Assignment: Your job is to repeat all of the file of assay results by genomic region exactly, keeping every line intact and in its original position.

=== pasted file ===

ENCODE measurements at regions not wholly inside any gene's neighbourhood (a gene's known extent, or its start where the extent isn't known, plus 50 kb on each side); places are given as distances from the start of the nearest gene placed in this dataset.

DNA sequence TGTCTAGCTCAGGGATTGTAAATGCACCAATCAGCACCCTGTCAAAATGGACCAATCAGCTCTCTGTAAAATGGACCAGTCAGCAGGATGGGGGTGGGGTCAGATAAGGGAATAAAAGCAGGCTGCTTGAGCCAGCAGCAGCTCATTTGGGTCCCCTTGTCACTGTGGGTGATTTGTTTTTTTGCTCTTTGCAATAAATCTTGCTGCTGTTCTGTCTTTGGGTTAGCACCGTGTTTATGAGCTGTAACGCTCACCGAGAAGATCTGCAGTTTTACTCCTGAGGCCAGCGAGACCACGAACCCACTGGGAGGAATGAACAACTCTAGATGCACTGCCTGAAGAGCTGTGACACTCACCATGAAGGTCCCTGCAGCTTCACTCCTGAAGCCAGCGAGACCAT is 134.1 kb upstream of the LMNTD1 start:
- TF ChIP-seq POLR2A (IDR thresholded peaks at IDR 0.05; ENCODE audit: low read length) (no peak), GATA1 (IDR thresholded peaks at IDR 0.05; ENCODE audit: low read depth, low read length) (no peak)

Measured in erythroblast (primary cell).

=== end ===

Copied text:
ENCODE measurements at regions not wholly inside any gene's neighbourhood (a gene's known extent, or its start where the extent isn't known, plus 50 kb on each side); places are given as distances from the start of the nearest gene placed in this dataset.

DNA sequence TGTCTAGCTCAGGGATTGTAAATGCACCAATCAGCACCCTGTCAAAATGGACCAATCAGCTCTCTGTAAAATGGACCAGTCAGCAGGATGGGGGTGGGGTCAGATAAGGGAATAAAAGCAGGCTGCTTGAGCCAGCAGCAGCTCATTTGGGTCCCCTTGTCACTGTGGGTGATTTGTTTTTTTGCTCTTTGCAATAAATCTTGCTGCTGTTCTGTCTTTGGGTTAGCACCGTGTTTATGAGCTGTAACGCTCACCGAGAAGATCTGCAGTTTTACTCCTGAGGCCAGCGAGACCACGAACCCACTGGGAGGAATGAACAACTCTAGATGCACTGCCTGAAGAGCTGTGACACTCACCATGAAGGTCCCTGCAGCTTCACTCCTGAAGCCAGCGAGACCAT is 134.1 kb upstream of the LMNTD1 start:
- TF ChIP-seq POLR2A (IDR thresholded peaks at IDR 0.05; ENCODE audit: low read length) (no peak), GATA1 (IDR thresholded peaks at IDR 0.05; ENCODE audit: low read depth, low read length) (no peak)

Measured in erythroblast (primary cell).